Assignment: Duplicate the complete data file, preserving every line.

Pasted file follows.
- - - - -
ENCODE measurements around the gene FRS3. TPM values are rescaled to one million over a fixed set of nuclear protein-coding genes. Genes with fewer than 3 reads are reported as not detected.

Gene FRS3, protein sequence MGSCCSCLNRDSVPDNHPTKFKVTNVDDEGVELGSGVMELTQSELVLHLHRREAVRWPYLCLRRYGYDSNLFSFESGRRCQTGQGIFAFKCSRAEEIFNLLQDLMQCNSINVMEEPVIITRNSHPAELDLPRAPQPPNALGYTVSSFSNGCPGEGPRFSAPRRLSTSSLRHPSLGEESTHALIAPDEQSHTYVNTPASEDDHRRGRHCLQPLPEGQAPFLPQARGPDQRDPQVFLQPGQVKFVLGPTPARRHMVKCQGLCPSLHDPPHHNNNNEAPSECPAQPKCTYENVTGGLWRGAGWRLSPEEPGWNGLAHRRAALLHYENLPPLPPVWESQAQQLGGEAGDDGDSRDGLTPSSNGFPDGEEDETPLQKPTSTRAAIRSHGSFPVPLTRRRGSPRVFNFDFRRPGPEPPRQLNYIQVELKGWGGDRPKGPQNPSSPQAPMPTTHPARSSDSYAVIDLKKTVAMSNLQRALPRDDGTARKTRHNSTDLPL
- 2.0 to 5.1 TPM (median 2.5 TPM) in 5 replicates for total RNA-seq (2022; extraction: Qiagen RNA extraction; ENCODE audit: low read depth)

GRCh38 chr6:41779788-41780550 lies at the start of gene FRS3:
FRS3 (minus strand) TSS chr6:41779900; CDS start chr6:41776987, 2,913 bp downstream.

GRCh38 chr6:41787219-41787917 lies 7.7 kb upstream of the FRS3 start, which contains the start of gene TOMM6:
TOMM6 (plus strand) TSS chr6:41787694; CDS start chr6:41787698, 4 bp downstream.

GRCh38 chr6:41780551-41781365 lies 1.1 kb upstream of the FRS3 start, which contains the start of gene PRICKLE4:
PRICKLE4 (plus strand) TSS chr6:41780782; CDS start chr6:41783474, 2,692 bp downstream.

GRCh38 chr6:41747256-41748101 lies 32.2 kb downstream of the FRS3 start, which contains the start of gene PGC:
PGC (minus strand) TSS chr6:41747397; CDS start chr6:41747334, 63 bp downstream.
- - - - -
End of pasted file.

ENCODE measurements around the gene FRS3. TPM values are rescaled to one million over a fixed set of nuclear protein-coding genes. Genes with fewer than 3 reads are reported as not detected.

Gene FRS3, protein sequence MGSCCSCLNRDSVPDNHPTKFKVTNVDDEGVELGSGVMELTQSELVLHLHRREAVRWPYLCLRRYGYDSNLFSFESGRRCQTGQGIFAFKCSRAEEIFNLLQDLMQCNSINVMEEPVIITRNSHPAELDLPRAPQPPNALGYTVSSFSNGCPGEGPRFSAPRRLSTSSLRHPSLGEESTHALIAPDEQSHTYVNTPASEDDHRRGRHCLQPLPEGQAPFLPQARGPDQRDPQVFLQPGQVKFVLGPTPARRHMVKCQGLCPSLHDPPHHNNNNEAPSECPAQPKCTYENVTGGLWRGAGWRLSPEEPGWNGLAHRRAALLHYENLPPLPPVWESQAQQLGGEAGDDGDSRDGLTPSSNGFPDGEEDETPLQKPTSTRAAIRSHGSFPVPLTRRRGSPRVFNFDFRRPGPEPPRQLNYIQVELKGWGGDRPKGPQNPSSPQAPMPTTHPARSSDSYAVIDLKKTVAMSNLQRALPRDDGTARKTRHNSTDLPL
- 2.0 to 5.1 TPM (median 2.5 TPM) in 5 replicates for total RNA-seq (2022; extraction: Qiagen RNA extraction; ENCODE audit: low read depth)

GRCh38 chr6:41779788-41780550 lies at the start of gene FRS3:
FRS3 (minus strand) TSS chr6:41779900; CDS start chr6:41776987, 2,913 bp downstream.

GRCh38 chr6:41787219-41787917 lies 7.7 kb upstream of the FRS3 start, which contains the start of gene TOMM6:
TOMM6 (plus strand) TSS chr6:41787694; CDS start chr6:41787698, 4 bp downstream.

GRCh38 chr6:41780551-41781365 lies 1.1 kb upstream of the FRS3 start, which contains the start of gene PRICKLE4:
PRICKLE4 (plus strand) TSS chr6:41780782; CDS start chr6:41783474, 2,692 bp downstream.

GRCh38 chr6:41747256-41748101 lies 32.2 kb downstream of the FRS3 start, which contains the start of gene PGC:
PGC (minus strand) TSS chr6:41747397; CDS start chr6:41747334, 63 bp downstream.